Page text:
Your Party awaits court’s decision on campaign


As UI Student Government elections wind down, a decision regarding Your Party campaign tactics is still being mulled over — now by the Student Judicial Court.

Rob Pick, a campaign manager for Go Party, filed a complaint with the Student Elections Board on March 29 regarding e-mails allegedly sent from Your Party to all resident assistants on campus.

His complaint claimed these e-mails were in violation of the Elections Board’s code because they were “massively distributed” on March 26 and March 29, before campaigning officially began March 30.

But Emily Grieves, the presidential candidate for Your Party, said e-mails were only sent to two RAs — which, she said, is “completely within the rules.”

“If you couldn’t speak with people before the campaign period started, then campaigns wouldn’t exist,” Grieves said. “That’s why personal correspondence is protected in the Student Elections Board’s code. [Go Party] tried to say that it was early campaigning, which it was not.”

Pick also submitted complaints that Your Party candidates posted a YouTube video and created four Facebook groups too early. But those claims were thrown out for various reasons — for example, the YouTube video was posted at 11 p.m. western time, which, in Central time, was after campaigning kicked off.

Kendall Sater, a co-director of the elections board, said her committee recently ruled that Your Party should lose 250 votes from the e-mail accusation.

“There was evidence submitted through e-mails that we found to be early campaigning,” Sater said. “So we found it guilty.”

This is the first year the board can impose voter penalties on parties, she said; previously, parties were punished with monetary fines.

“We thought that, in order for people to be following the code, we would have to take away votes,” Sater said. “We thought anything lower than 250 votes wouldn’t make much of an impact, so that was the number we agreed upon.”

But Your Party candidates have since appealed the decision twice — first to the Elections Board citing “procedural errors,” who upheld its initial ruling, and then to the Student Judicial Court. The court is set to reach a decision today, said Bill Nelson, the director of the UI Office of Student Life.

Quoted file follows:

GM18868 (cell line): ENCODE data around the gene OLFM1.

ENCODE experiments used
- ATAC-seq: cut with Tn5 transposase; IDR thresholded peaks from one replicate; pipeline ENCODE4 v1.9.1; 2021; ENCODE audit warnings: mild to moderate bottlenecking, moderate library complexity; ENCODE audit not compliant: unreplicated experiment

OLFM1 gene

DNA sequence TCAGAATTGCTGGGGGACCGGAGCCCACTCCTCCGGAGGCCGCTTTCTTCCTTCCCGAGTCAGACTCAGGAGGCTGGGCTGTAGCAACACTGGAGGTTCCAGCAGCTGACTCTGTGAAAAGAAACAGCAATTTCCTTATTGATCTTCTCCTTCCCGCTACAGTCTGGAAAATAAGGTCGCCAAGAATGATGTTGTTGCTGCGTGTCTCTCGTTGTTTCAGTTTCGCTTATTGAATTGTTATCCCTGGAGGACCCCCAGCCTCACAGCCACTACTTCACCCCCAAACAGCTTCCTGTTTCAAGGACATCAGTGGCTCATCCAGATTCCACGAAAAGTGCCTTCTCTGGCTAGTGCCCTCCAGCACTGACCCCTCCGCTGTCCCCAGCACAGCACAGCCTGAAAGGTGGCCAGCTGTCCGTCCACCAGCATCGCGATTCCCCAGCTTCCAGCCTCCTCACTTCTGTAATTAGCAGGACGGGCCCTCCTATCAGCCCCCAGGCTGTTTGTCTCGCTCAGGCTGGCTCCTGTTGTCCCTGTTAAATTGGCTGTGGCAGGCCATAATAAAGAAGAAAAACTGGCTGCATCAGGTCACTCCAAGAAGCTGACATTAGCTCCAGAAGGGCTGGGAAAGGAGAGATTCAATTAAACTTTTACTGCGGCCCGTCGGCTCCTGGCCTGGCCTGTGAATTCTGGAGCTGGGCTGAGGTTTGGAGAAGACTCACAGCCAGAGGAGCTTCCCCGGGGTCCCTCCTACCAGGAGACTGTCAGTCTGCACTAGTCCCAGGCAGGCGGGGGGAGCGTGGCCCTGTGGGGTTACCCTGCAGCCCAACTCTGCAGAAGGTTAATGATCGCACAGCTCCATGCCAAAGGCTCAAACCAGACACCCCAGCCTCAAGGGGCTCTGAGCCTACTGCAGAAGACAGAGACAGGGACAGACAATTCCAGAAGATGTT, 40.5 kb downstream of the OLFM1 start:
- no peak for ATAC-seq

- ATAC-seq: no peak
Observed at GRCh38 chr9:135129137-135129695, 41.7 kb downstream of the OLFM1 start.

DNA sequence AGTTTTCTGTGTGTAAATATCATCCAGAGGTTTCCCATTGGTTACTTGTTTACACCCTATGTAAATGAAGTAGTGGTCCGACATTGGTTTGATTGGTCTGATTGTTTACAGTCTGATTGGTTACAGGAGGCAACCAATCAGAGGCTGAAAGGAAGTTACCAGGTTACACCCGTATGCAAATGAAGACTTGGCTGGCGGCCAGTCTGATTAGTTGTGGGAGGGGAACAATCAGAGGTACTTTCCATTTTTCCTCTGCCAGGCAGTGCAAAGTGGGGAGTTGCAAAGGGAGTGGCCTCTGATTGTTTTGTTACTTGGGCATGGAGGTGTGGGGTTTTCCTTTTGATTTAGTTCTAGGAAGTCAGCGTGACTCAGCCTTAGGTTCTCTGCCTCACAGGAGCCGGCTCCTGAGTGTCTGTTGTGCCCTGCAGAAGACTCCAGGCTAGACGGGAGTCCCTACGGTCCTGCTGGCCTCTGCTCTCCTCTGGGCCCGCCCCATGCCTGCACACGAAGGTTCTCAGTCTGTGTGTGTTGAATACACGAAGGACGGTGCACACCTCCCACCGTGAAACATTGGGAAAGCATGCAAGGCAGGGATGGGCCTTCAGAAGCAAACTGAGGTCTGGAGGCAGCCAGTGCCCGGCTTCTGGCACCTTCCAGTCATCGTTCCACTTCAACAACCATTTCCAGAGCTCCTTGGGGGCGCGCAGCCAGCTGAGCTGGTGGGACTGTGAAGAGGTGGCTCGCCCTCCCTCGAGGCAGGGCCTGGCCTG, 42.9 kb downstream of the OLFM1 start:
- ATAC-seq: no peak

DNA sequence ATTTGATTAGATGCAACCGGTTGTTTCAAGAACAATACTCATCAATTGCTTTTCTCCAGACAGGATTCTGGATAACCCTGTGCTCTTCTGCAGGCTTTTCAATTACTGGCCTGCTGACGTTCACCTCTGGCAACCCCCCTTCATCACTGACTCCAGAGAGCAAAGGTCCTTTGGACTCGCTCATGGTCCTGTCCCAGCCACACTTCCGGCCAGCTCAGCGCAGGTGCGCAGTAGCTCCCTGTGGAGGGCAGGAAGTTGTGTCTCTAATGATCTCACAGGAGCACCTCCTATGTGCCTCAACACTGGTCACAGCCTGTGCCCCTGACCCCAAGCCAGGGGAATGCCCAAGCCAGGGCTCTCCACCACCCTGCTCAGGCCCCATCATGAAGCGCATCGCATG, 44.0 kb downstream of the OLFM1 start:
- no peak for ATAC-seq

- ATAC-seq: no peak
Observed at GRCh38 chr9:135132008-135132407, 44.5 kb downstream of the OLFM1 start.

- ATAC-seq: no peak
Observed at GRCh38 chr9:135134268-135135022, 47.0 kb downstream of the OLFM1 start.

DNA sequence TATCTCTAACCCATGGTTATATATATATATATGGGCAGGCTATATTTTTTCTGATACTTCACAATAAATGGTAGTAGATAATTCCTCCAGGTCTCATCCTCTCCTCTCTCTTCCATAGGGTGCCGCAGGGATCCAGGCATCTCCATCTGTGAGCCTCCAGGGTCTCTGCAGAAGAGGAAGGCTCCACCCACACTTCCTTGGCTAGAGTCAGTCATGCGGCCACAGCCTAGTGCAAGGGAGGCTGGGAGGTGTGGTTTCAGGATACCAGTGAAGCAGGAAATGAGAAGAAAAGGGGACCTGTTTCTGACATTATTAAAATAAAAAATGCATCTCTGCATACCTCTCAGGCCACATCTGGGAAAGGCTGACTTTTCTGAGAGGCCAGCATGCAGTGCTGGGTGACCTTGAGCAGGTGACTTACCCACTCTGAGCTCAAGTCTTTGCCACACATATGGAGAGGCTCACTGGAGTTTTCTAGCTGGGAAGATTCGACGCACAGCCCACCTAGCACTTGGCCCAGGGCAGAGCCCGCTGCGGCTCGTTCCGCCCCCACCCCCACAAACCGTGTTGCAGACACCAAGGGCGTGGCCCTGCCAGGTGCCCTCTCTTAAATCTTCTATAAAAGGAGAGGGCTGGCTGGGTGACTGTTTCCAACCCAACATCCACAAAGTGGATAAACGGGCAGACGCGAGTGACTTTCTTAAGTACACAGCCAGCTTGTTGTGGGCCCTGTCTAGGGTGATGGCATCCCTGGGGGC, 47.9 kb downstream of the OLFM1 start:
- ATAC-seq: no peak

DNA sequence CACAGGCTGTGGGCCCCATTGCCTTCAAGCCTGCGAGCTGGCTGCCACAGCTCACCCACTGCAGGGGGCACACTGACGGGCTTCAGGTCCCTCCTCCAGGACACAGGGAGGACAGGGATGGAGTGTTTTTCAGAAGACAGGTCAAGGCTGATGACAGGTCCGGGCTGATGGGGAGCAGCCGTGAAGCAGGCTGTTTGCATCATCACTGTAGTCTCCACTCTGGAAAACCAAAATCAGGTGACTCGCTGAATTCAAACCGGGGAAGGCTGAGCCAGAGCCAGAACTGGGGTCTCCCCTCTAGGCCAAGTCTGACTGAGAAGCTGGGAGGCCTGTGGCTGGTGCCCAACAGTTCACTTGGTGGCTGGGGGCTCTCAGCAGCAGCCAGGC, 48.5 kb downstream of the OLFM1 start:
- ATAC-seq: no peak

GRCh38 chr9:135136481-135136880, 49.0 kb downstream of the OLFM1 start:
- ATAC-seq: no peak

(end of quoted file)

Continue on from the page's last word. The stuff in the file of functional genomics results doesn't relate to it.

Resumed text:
Sater admitted there were errors in the Elections Board’s ruling, but she does not blame her committee.

“The code that was supposed to be the right code was never sent to us through the executives of UISG,” she said. “Yes, there was procedural error, but it could have been avoided if there was more communication between the executive branch and the Student Elections Board.”

Nelson, who oversees the Student Judicial Court, noted in his six or seven years of dealing with elections, something has been appealed to the court every year.

Sater said the court has three options: uphold the initial decision, overturn it, or send it back to the board.

“Right now, it’s completely in [the court’s] hands,” she said.

If Your Party candidates still aren’t satisfied with the court’s decision, they can ask current UISG President Maison Bleam for a pardon or appeal the ruling to UI President Sally Mason.
Bleam, who has outwardly supported Your Party, said he will wait until the court rules on the case before considering any petition for a pardon.

But Your Party members remain confident they have run a “clean campaign,” and they say they’re concerned with taking away students’ votes.

“We have stayed within the rules,” Grieves said. “But a lot of people are looking for a way to find something we did wrong.

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